Usually when a person learns a language they do so in the traditional means, which causes them to sound a bit robotic and unnatural. An easy remedy to this is to learn some slang words so that you can speak more like a native. This is definitely the case for the Portuguese language, in which most Brazilians like to speak in a more casual way and so slang words are very frequently used. Check out this article by Lize on the most commonly used Portuguese slang words!
13 Portuguese Slang Words to Speak Like a True Brazilian
Hi, Lize here. I’m from Brazil and I’m part of the MosaLingua Team. Brazilians are usually very informal people. That is why slang is an important part of our vocabulary. Today, you will learn 13 Portuguese slang words that you should know if you want to speak like a Brazilian! Then, if you need more resources for learning Portuguese, check out our guide.
Listen to Portuguese Slang Pronounced by a Real Brazilian
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Portuguese Slang You Need to Know
In Brazil, when we greet someone, it is quite usual to use the word “joia.” “Joia” is something usually made of gold or silver, that people wear as decoration. As a Brazilian slang word, though, “joia” means “great.” So, if someone says: “Hi there! What’s up?” It’s quite common to answer: “Tudo joia (I’m great!) E você? (How about yourself?)”
Another popular slang word in Brazil is “beleza.” “Beleza” literally means beauty. As a slang word, “beleza” means “yes” or “it’s a deal.” So, if someone asks: “Let’s have a barbecue (“um churrasco”) this weekend?” You might answer: “Beleza! Eu levo a cerveja! (I’ll bring the beer!)” And, since we’ve mentioned beauty, if someone calls you “gato” or “gata”… say thanks! This is the slang we use to say someone is hot/handsome.
“Cara” literally means face. As a slang term, it’s a word we use to talk about a young man we don’t know. So, to use “cara” (guy) and “gato” (handsome), which you’ve already learned how to use, we could say: “Viu o cara de azul na praia? Um gato!”
Pepino and Abacaxi
When people are talking about a problem, we sometimes use the name of two fruits: “pepino” (cucumber), as a slang word, is a synonym of problem, as well as “abacaxi” (pineapple). So, if a friend says: today, I’ll have to work late… “Estou com um pepino no escritório!” that doesn’t mean he’s making a salad, it means he has a problem to deal with.
And when we want to say that something is nice or that we like something, one of the most usual word is “bacana” (nice).
But when we want to say someone is annoying, one of the most common slang in Brazil is “mala” (suitcase), as in the sentence: “Meu vizinho (neighbour) é um mala! He makes noise (barulho) all night long.” We could also say that this neighbor “faz barulho pra caramba.” “Pra caramba means “a lot” or “too much.”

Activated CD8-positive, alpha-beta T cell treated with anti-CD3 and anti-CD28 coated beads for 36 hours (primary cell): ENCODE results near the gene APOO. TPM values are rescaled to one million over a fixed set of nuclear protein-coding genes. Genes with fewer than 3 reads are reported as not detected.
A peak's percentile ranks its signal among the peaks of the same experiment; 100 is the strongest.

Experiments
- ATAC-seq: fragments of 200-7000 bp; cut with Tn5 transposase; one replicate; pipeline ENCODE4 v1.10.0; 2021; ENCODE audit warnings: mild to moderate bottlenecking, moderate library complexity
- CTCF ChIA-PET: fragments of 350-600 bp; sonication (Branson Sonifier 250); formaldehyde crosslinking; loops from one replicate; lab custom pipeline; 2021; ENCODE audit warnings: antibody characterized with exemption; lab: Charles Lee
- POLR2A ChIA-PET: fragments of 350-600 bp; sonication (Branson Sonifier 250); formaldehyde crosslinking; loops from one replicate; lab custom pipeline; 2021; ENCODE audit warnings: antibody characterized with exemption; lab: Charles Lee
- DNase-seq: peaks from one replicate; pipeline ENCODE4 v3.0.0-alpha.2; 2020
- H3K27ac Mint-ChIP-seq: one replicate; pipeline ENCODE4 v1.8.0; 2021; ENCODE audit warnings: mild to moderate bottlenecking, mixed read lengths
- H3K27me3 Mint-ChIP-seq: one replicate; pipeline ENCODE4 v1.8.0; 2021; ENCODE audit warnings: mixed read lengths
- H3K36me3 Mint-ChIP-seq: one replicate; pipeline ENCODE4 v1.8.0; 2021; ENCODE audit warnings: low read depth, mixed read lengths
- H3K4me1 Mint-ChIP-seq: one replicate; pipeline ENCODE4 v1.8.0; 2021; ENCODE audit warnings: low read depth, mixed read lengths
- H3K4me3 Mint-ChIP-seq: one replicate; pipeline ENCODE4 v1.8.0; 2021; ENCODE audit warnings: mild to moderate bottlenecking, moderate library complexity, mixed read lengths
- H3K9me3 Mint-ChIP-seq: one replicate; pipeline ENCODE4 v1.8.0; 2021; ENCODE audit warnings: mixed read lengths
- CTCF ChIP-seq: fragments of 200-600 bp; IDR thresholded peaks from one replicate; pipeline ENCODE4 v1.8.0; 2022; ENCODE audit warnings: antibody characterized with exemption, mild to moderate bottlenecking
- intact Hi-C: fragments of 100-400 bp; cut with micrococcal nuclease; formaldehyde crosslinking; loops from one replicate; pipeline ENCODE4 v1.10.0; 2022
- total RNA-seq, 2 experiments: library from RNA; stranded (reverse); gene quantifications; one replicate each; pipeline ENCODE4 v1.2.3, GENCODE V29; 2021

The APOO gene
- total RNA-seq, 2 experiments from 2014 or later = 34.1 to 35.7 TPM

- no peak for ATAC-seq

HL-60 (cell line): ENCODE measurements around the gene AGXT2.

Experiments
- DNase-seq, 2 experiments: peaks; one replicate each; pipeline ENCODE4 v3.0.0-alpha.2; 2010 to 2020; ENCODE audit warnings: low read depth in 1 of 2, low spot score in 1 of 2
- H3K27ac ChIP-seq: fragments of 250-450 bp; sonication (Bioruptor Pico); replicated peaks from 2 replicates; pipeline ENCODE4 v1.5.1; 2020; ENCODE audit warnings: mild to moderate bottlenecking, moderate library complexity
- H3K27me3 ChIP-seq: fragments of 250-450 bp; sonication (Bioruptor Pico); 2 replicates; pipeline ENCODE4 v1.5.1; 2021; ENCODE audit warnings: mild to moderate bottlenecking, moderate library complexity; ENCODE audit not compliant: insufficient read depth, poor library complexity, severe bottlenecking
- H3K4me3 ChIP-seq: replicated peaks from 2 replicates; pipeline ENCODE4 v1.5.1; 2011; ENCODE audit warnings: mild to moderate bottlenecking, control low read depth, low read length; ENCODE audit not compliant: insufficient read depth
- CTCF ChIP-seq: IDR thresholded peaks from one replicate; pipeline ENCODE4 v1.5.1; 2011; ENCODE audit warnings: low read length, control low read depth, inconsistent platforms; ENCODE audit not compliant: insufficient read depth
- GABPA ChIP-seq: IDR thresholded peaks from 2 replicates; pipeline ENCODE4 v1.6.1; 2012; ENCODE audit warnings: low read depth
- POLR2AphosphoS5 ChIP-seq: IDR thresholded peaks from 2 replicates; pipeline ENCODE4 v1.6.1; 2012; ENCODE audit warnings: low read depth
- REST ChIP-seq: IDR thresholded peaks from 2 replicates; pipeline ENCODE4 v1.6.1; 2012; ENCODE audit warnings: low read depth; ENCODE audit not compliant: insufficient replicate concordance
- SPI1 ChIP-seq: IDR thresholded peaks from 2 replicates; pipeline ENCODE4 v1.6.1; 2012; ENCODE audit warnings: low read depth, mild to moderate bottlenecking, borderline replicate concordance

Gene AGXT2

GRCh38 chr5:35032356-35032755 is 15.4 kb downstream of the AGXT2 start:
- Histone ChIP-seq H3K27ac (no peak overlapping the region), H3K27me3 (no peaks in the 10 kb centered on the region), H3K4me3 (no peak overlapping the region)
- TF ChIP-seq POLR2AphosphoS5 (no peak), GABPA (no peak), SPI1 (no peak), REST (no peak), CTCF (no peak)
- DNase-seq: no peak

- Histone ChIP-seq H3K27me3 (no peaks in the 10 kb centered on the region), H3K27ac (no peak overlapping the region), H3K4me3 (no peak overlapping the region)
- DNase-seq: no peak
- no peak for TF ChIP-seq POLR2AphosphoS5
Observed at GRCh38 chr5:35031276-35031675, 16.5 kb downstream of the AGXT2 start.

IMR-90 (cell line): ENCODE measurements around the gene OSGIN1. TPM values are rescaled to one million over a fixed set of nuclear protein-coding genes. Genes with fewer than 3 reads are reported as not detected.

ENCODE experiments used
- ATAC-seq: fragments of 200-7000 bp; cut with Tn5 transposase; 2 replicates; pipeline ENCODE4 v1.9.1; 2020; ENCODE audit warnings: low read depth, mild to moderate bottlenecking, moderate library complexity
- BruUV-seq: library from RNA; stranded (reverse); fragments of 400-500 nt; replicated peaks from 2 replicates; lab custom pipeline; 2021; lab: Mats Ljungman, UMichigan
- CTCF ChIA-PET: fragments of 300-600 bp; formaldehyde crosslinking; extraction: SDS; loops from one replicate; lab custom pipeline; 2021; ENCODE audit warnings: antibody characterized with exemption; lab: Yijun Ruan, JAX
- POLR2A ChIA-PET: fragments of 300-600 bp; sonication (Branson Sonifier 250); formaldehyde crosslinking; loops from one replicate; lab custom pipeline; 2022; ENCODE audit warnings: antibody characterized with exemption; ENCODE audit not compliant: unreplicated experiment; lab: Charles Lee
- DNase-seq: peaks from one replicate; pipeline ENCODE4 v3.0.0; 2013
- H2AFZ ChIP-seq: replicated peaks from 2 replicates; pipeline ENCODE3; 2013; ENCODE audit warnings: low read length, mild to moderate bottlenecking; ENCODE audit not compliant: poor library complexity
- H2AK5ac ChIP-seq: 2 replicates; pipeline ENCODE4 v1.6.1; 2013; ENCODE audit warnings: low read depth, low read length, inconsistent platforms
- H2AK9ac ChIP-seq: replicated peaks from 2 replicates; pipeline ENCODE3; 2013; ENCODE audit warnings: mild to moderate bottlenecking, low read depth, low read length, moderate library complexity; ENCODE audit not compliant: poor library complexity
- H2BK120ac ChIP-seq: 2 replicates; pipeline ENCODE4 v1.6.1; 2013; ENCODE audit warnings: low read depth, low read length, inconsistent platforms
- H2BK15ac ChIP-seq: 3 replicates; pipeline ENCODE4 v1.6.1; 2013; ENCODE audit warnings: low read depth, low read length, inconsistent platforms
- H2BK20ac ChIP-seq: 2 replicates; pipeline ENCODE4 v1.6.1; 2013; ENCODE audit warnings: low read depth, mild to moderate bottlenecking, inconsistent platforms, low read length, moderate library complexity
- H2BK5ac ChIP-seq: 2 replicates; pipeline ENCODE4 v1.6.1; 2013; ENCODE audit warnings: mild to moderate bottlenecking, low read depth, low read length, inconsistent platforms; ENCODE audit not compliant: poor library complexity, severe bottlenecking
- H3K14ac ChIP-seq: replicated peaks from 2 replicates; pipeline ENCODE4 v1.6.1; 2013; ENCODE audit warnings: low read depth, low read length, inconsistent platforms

And if this neighbor feels bad about disturbing you so much, he might say: “foi mal!” “Foi mal” is a slang term we use to say we’re sorry.
In this case, you might answer using another very typical slang word in Brazil: “Falou!” which means “OK,” “I agree,” or “gotcha.”
And since we’ve mentioned a barbecue and the beach, another very common slang in Brazil is “rolar.” Literally, “rolar” is a synonym for “to spin,” or “start spinning.” As slang, it means “to happen.” “The weekend (fim semana) was great! Rolou praia no sábado e no domingo!” or even: “Rola um cinema (a movie) na semana que vem?”
To end this article, I’ve chosen another very popular slang word in Brazil: “Valeu!” “Valeu” simply means obrigada (thanks)! Thanks for reading!
More Portuguese and Brazilian Slang
Do you know other Portuguese slang terms that you think should be on this list? Share them in the comments section. Don’t forget to tell us what they mean and how they are used.
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I loved the publication but I will only correct a few things like brazilian. “Joia” is really slang but if you’re under 20 it’s going to get kind of weird, it’s not like we don’t say that but it’s something that’s more for the older ones. “pepino” we use but “abacaxi”? my friends, never even heard of it. Better than “mala” is the “mala sem alça”. Also, “falou” does not mean “I agree” or “ok” means bye. For example, “I’m late” “That’s okay, we’ll talk later, ‘falou’! ”
eu amei a publicação mas só vou corrigir algumas coisas como brasileira. joia é realmente uma gíria mas se você é menor de 20 anos vai ficar meio estranho, tipo não é como se nós não dissesemos isso mas é uma coisa que são mais para os mais velhos. pepino a gente usa mas abacaxi? meus amigos, nunca nem ouvi falar. melhor que mala é o “mala sem alça”. além disso, falou não siginifica eu concordo ou ok significa tchau. por exemplo, “ai tô atrasada” “que isso, não tem problema, depois a gente se fala, falou!”
égua! and Nossa! as exclamations – like Wow! Jeez! Blimey!
Cool, thanks for your suggestions, Dominic! I’ll consider adding those the next time I update the article.
hi I speak Portuguese and I have never heard anyone talking “cucumber” or “pineapple” as giria
oi falo portugues e nunca escutei alguem dizendo pepino ou abacaxi como giria
Really? Slang is actually something that can vary a bit regionally, and, of course, it’s also “age sensitive”, but to say “Estou com um pepino pra resolver” or “Que abacaxi!” are quite popular ways to say you have a problem. If you want to learn a bit more about it, a Google search will show you a lot. Like this article on Superinteressante, for instance: https://super.abril.com.br/mundo-estranho/por-que-pepino-e-abacaxi-sao-girias-para-problema/
The tile “Bacama” should be corrected, the word is “Bacana” with “n”.
Thanks a lot for spotting that!
Fixed it 🙂
Why is FACA NOT ONE THERE
Well, we couldn’t possibly put all slang words in there, but if you think there are more worth mentioning, please feel free to let us know here and tell us what it means 😉